It's ingratiating and I'm tempted to ask to see the manuscripts. Does the man have prose as tight as the skin of his forehead? I feel almost transparent beside him; a glyph of anti-health and tobacco rot. Bellow would find it amusing watching this man freely handling his pelt while claiming to be the literary success to Herzog and Augie March. I want to tell him this but Richard's mind is already elsewhere. A parcel has been delivered to the door and he cannot wait to open it.
'Another stuffed heron,' he laughs, perching the cheap doll on the hardwood cliff of his table. 'It's for Bill Oddie. Ever since I mentioned that he's been speared through the thigh by an errant heron, his fans have been sending me these.'
It's clear that fans mean more to Madeley than he admits. To him the recognition is more than cant. Fans are important to the mystique of the man who lets it know that he wears no underpants and never locks the bathroom door. The psychology of the anal retentive is like cheap aftershave and it would be an insult to accuse him of wearing it.
'My fans tend not to come out in daylight,' he laughs. 'I'm not a fashionable wit like Stephen Fry. It's why I'm so often misjudged and people don't like me mentioning my friends in conversation. I don't know what people expect: that celebrities don't live near each other? That men like Stephen wouldn't search me out for a game of Scrabble. Some people find it difficult to believe that Ronnie Corbett lives next door. If I ever wrote that over forty celebrity friends live within a mile of our house, I'd be crucified.'
Crucifixion focuses his eyes and subconsciously he rubs stigmata on his palms. Would it be too easy to say he has a Christ complex? It's the interviewer's prerogative to avoid asking difficult questions when you feel an affinity for a subject. And it's hard not to feel for Madeley. In Manchester, delivering my yearly lecture to young writers, somebody had mentioned the blog that has become a byword for self-destructive journalism. It's called The Richard Madeley Appreciation Society. Humble it is not.
'Writing my blog has allowed me to reach out to people I'd normally cross the street to avoid,' he says. 'A few are a little psychologically unbalanced but I find that's the world. On some days, two hundred people drop by and read about my life. I love them all. Even those that drop by to call me a twat...'
A tear pools in his eye. Pure liquid sympathy. I dare not put it to him that two hundred readers are a piffling number, especially when most of them are there to abuse him. Reading through the names of his regular visitors is like reading out a roll call for a multiple personality disorder. AxmxZ, Selena Dreamy, Elberry, Hope-Athlete, Mutleythedog, Lola, Bertas and The Twitch. I suspect they are all the product of a single mind. When his contract ends, I expect the inevitable breakdown to begin with the cry: 'I am Richard Madeley and I am legend'.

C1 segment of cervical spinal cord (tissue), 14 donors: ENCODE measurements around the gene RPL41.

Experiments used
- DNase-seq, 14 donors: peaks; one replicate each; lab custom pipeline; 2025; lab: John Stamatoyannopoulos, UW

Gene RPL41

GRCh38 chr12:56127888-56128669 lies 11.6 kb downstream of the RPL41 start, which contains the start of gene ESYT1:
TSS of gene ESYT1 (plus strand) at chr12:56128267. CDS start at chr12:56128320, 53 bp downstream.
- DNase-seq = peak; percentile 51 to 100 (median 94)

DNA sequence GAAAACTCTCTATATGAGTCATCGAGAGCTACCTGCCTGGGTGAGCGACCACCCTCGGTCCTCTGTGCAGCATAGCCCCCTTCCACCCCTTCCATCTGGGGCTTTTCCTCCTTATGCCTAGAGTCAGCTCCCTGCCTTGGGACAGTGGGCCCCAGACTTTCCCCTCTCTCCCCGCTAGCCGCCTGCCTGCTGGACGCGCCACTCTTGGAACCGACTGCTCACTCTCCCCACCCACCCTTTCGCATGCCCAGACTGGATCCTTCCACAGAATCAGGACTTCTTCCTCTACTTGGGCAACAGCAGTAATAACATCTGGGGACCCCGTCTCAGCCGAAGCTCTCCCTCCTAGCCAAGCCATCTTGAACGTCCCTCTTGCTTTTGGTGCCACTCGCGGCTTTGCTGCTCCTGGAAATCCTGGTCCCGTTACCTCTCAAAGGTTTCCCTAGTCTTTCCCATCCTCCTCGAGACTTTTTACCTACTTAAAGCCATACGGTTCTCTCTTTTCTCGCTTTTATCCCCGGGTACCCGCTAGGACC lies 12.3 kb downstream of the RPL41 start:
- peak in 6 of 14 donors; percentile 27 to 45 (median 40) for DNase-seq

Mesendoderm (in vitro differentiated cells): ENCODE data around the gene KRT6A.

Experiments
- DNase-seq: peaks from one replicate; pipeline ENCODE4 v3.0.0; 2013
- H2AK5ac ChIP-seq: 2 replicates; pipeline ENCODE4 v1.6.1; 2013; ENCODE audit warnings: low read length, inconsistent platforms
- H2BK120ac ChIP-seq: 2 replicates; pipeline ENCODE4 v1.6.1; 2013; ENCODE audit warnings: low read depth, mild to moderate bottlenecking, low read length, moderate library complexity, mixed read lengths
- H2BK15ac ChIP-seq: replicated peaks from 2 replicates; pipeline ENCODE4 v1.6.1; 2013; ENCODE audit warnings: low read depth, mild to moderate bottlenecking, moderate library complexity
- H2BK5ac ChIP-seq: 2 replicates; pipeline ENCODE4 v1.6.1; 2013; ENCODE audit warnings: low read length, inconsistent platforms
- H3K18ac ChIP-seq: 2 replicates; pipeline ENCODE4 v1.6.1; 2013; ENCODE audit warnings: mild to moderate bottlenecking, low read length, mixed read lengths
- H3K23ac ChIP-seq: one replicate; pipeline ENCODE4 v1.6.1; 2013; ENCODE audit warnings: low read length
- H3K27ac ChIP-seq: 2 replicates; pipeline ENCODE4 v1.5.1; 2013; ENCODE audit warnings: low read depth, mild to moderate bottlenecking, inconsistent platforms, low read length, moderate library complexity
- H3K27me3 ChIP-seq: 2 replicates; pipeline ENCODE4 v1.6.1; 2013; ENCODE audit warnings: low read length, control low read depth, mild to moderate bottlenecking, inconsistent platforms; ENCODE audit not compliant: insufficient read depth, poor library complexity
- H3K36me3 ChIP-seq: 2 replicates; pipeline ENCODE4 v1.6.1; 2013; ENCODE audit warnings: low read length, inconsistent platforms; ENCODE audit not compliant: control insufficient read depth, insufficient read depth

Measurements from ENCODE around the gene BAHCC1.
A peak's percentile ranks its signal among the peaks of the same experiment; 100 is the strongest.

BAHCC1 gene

Ruefully, he pops a pink bonbon in his mouth and I hear it crack between white porcelain before he begins to talk of Bill Oddie with great affection. His regard for his celebrity friends marks Richard out as something more than a good guy. He's a patron saint of lost comedians, failed and forgotten actors, and the detritus of showbiz.
The enigmatic hold that Bill Oddie has over Richard's career cannot be fathomed in the time I had with him. All I can do is tell him about the moment my own father introduced me to The Goodies. Kingsley called them 'Britain's response to Baudelaire' but my teenage sympathies lay eastward. There was never any doubt to an impressionable teenager that Bill Oddie was the voice of the anti-establishment and that his comedy was a vehicle for radical liberalism originating behind the Iron Curtain. In his bright red dungarees and lime green vest, he influenced me more than any other artist. I was seduced when still pubescent by guns firing tomato sauce and enormous cats. Later, when on the nadir of my own greatness, Bellow and Updike would efface Oddie from my life. In Madeley, I see a man who chose a different path. Young Amis smiles from his eyes and expresses it better than ever I can.
'Bill's a brainy little gnome,' he says with obvious affection.
I want to tell him that the brainiest little gnome is sitting before me, adjusting the wig on his suntanned brow. In this world of febrile sensibilities, where fashion is as disposable as the cant, Richard Madeley is the last link to homo celebritus. The moment passes too quickly. A knock on the door and I'm introduced to Judy, who doesn't seem to recognise the genius she berates for wearing his fly wide open.
'She's always telling me off about that,' he said, tucking himself away.
'Don't worry,' I reply. 'Norman Mailer always had the same problem. It's what comes of being a great Jewish novelist.'